The Blog


Meet Sid Perkins – ESC Elections – VP, Policy

Photo Courtesy Sidney Perkins

As part of our elections coverage, The Lion is sharing responses from candidates about the following questions:

  1. What motivated you to run for this position?
  2. If elected, what would your goals be?
  3. What is something you want to fix at Columbia? How would you plan to address it?
  4. Any additional comments you would like to share with voters?

Below, you can find the candidate(s)’s unfiltered responses to help in deciding who you choose to vote for.  The Lion has yet to endorse any candidate at this time and the views below do not necessarily represent the views of our team. For more information, email submissions@columbialion.com.

 

What motivated you to run for this position?

I love Columbia, but there are a lot of issues with the school. I recently took a step away from the URC because I have seen too many engineers who struggle with unsupported mental illness (severe anxiety, feelings of crippling self-doubt, &c.) and I have heard of too many engineering students who are having intensely difficult times getting a job. These are the two primary reasons that I have shifted my focus away from representing the university in favor of representing the student body. I have been on council for the past two years, and during both of my terms I served on the policy committee. My recent experiences have not only confirmed my interest in continuing on council, they have encouraged me to pursue the more senior position of VP Policy.
If elected, what would your goals be?
My vision for the Policy Committee diverges somewhat from what the committee has been in years past. I will approach each issue that comes up with the pragmatism and meticulousness that our engineers emulate. If a candidate states vaguely that they’re going to push for more accountability for public safety during event reviews, that’s simply insufficient. That’s too broad and politically convenient of an answer to satisfy me. As an engineer, I want deliverables. I will speak with the deans office to (1) set up an dean-sponsored emergency fund for student groups to regularly access and (2) I will work toward mandating a price ceiling for Public Safety’s (somewhat arbitrary) imposition of security fees. In general, my campaign is about offering these types of deliverables. In reviewing my platform, I think that you will find that each of my initiatives feature evaluable goals. I can’t promise that all of them will be accomplished, but I can promise that I will look into addressing each and every one of them.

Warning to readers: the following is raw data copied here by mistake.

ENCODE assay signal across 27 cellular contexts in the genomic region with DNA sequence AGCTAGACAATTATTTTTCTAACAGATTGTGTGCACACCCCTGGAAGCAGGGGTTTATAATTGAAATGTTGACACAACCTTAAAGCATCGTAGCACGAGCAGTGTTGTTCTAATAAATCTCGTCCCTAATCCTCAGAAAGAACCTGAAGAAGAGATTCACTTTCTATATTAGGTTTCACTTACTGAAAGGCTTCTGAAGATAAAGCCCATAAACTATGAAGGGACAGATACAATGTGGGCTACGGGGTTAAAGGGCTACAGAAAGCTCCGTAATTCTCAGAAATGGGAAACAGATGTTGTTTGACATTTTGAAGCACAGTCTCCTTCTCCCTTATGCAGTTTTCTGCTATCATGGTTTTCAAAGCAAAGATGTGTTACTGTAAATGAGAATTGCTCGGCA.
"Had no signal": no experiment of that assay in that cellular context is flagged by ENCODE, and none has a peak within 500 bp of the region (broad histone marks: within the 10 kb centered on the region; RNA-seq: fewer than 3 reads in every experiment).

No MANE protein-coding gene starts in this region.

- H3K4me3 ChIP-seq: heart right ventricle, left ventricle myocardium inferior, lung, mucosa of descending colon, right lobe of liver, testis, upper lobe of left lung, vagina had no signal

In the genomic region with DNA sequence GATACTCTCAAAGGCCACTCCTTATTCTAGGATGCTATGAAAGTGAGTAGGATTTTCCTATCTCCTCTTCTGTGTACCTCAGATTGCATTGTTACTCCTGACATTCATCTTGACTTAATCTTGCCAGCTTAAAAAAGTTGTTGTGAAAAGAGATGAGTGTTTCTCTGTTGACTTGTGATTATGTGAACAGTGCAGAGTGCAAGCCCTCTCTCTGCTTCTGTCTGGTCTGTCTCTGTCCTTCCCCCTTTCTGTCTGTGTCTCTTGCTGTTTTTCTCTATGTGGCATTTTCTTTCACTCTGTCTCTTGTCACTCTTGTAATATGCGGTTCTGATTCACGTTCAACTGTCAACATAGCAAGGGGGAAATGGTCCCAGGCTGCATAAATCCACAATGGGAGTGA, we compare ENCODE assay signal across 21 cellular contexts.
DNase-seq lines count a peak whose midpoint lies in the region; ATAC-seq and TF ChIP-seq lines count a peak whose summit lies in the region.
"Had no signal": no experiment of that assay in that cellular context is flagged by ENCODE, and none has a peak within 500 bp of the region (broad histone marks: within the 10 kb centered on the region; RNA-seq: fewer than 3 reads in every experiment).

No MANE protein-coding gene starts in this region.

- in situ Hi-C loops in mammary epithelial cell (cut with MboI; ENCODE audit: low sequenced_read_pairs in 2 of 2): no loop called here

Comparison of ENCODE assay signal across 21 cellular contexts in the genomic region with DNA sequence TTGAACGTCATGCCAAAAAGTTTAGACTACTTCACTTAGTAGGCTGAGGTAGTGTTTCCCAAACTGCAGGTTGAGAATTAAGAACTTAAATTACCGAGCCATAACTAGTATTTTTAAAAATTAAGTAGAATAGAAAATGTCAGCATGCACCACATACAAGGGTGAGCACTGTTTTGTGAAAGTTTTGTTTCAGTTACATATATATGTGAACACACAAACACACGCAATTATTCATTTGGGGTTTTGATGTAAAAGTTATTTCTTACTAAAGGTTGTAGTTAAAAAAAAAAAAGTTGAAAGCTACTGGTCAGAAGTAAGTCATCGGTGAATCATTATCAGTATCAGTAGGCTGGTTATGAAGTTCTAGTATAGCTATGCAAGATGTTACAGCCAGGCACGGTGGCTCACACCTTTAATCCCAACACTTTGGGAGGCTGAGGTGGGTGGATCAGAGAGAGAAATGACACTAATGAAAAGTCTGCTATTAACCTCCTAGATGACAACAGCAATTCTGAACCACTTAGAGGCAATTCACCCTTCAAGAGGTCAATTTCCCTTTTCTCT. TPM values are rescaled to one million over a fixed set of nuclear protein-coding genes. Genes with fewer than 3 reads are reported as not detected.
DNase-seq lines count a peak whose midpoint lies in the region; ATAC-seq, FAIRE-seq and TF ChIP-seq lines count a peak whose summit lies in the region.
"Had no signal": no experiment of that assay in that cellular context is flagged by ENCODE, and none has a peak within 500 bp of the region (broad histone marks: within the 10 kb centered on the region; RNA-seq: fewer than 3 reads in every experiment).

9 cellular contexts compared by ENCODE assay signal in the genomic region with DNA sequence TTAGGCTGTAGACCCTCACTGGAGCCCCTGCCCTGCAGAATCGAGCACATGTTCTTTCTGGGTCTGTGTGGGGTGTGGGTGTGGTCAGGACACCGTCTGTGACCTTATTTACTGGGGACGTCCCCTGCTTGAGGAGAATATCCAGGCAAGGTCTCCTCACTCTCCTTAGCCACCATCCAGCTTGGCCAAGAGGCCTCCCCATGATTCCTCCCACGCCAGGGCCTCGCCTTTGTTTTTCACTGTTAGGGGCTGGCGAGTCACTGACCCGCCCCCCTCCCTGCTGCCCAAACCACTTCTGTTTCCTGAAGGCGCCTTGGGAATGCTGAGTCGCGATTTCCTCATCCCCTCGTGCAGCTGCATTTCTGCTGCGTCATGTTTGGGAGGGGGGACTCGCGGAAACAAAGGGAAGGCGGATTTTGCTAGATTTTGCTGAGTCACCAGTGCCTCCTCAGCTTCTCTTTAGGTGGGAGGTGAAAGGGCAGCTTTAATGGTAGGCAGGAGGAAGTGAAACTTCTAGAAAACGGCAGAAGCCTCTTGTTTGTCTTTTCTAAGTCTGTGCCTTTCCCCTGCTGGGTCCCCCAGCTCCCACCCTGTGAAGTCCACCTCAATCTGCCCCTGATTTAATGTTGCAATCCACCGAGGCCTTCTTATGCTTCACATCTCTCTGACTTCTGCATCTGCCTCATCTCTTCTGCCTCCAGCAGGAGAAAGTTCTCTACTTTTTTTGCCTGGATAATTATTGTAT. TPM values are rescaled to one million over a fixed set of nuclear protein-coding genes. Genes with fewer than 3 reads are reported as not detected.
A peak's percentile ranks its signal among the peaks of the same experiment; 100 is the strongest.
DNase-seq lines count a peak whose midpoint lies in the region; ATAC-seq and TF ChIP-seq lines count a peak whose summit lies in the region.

What is something you want to fix at Columbia? How would you plan to address it?
Many people studying traditional engineering disciplines often feel under-supported by the dean’s office, CCE, and by their departments in their academic pursuits and their job searches. It is concerning that this past semester, there has been such difficulty in supporting the continuation of the aerospace minor. It is concerning that when I search ‘BME’ in Lionshare I turn up zero hits. It is concerning that the BME, CivE, MatSci, and MechE departments all do not have Career Placement Officers (for reference: http://engineering.columbia.edu/career-development-opportunites). These are issues that I will work to address. We deserve better. I will continue to push for surveys to solicit student opinion on important issues like these and I will continue to serve as a liaison to the administration to advocate for the betterment of the Columbia experience.
Any additional comments you would like to share with voters?
I would encourage anyone particularly interested in this election to check out the SEAS 101 campaign website, where our entire platform can be found: http://seas101.squarespace.com/. I would also encourage everyone to get out and vote, regardless of which candidate or party you support. It is important that the student voice is heard and it is important to be a part of the democratic process.
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